3 Ghostbusting tips for catching fraudsters

Published | Monday, October 31st, 2016

Who doesn’t love a ghost story? Whether you are into eerie classics like “The Legend of Sleepy Hollow” or the ridiculous poltergeists in “Ghostbusters”, there is a ghost story for everyone. Ghost stories may entertain and frighten us, but at the end of the day they aren’t real. The exception is: ghosts that commit fraud. These stories can be downright horrific and worse yet, they are very real—and commonly haunt government programs.

Wait! Ghosts aren’t real, how can they commit fraud?

In the lexicon of fraud, “ghosts” or “phantoms” describe the false entities that make claims to earn a profit. When it comes to defrauding organizations, fraudsters rely on their transaction being one of thousands processed, that can easily slip by as a legitimate payment. When this happens, not only are funds misappropriated, but there is also an erosion of trust.

How do I know if I have ghosts?

Although they look real on paper, ghost fraudsters leave data trails behind them. These data trails are not easy to spot if you are using traditional spreadsheet-based tools, or you are relying on random sampling.

The key to spotting ghosts is to review and monitor 100% of your transactions. You aren’t looking for random exceptions, but rather patterns that match known fraud profiles. But don’t stop at just running analytic tests; ensure you automate your reporting and follow-up that will ensure you can be successful. Think beyond simple data analytic technology and consider a solution that can help manage your entire process—so you not only spot, but catch ghosts too!

How do you find something that seems invisible?

Making sure you have the right tools to identify ghosts is the first step. You need to be able to spot the slime trail that will lead you to poltergeist fraudsters.

Understanding your fraudster’s profile will help you to find anomalies when testing 100% of the data. Let’s take a look just a few of the common scams and proven red flags for spotting them:


  1.  Ghost Vendors. If you have this type of ghost in your procurement process, it means payments to fictitious companies for goods never delivered or services never provided are happening. Think these ghosts are rare? Think again. A PwC survey found that 41% of global government organizations experienced procurement fraud at least once in the last 24 months. Fortunately, there are usually some obvious data markers that help you identify these ghosts. Here are some common analytics to find red flags and precautions to monitor for:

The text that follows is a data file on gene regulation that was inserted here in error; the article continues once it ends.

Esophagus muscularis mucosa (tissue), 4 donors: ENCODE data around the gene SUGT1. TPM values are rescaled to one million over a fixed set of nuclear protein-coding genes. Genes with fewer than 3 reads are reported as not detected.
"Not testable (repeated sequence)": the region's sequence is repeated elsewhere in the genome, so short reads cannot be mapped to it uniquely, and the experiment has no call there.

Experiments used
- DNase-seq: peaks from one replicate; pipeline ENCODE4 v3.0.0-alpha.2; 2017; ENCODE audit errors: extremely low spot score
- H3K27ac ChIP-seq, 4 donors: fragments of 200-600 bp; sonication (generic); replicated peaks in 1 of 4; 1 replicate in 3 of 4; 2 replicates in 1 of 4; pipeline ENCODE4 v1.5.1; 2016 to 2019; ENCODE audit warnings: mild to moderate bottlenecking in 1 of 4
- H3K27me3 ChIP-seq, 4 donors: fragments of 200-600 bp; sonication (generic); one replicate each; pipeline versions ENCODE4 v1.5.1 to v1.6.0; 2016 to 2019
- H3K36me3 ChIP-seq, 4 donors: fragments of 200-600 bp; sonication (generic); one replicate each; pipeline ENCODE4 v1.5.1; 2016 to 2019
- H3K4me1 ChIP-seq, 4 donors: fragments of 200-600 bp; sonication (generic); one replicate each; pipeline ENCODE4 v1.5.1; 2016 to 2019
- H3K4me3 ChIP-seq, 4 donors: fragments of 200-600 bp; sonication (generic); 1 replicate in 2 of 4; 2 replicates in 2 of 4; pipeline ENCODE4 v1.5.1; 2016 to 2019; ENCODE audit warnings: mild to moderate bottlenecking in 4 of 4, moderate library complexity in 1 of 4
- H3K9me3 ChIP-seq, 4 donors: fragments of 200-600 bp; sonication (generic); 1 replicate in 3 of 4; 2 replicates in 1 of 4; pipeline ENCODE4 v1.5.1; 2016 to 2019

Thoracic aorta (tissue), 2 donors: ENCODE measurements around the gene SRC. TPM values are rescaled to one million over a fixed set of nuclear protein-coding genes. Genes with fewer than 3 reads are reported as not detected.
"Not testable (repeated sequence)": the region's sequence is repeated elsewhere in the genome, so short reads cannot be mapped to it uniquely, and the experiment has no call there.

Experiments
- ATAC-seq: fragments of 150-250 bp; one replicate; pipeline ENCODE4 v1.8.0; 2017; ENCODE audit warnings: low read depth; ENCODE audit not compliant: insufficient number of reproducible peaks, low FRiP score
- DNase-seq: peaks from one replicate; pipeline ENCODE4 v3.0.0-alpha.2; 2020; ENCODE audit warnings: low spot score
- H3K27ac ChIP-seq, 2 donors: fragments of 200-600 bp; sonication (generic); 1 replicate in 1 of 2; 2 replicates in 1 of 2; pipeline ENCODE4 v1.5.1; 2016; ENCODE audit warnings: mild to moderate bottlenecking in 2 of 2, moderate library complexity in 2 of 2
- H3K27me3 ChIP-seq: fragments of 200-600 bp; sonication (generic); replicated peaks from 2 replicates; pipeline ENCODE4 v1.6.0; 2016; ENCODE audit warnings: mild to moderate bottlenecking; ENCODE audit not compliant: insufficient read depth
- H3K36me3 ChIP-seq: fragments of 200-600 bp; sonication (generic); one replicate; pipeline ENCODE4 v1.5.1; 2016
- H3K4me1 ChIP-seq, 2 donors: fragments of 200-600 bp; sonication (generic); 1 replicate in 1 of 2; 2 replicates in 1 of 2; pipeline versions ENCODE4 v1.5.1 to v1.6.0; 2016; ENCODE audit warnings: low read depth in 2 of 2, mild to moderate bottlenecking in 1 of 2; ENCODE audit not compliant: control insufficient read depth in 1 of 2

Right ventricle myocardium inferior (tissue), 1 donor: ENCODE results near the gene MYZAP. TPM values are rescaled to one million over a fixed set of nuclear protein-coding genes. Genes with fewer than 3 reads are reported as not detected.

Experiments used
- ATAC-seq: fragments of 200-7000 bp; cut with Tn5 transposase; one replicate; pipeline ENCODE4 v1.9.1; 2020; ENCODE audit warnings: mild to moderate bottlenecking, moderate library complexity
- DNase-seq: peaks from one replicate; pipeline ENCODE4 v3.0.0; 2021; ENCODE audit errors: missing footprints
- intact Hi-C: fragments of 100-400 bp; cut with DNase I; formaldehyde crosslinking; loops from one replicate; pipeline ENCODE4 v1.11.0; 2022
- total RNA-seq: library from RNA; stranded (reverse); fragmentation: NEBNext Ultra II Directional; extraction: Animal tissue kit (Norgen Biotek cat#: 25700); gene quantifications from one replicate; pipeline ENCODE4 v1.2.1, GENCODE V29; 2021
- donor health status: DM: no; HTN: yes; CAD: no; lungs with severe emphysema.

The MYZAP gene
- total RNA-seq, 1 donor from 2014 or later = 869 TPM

• Sequentially-numbered invoices from the vendor
    • Invoice amounts just below the amount needing additional approval for payment
    • Companies with only P.O. Box; address or phone number that matches with employees; or companies lacking taxpayer identification numbers
    • Multiple vendors with similar sounding names
    • More than one vendor with the same address and phone number
  2.  Phantom Employees fall into the category of payroll fraud. There are accidents that happen where employees remain on the payroll after death or termination, but the true fraud phantoms are the bogus employees who collect payroll without working for your organization. A recent ACFE report estimates that the average length of time that employee fraud is perpetuated is 18 months. Continuous monitoring to catch—and stop—these activities quickly is essential. Known red flags for these boogeymen include:
    • Multiple employees with the same bank account details or same address
    • Invalid social security numbers or other invalid information
    • Employees with unused vacation and sick leave (real employees get sick and take vacations!)
    • Mismatches between your personnel file and payroll file
  3. Real Dead People. These are the only legitimate ghosts on the list and they have no place in your public assistance program. Whether you are talking about social security, Medicaid, housing, disability or any other benefit, when dead people are paid you have an improper payment. Paying deceased people puts your integrity at risk—and erodes cash flow. Identity theft is often the common fraud scheme committed with deceased identities. Spotting dead people is relatively straightforward if you are monitoring recipients for the following:
    • People who fall out of or above age thresholds deemed rare; for example, age 112 is highly unlikely
    • Matches between your recipient list and the death registry

Catching ghosts once you find them

If you’ve set up your data analytics to monitor for red flags, you will begin to spot potential ghosts. Finding fraudsters is only half the battle, you still need to catch them (without the use of a supercharged proton pack). Keep in mind that all red flags may not be fraud either. You may need to coordinate across multiple departments to review, investigate or remediate your highest risk cases. Managing that process in email and spreadsheets is error-prone and insecure. A data-driven GRC solution with sophisticated workflow for collaboration with other business units can help stakeholders to identify and act on any risk-related red flags in real-time.

Organisation with massive budgets will always be a tempting target for fraudsters. With modern technology, you can begin to create a ghost-proof system to protect your revenue and build trust. We want to make this easy for you, so we developed ACL Essentials analysis apps. These pre-built analysis apps put you on the fast-track to catch potential vendor and employee ghosts. Learn more about ACL Essentials here.


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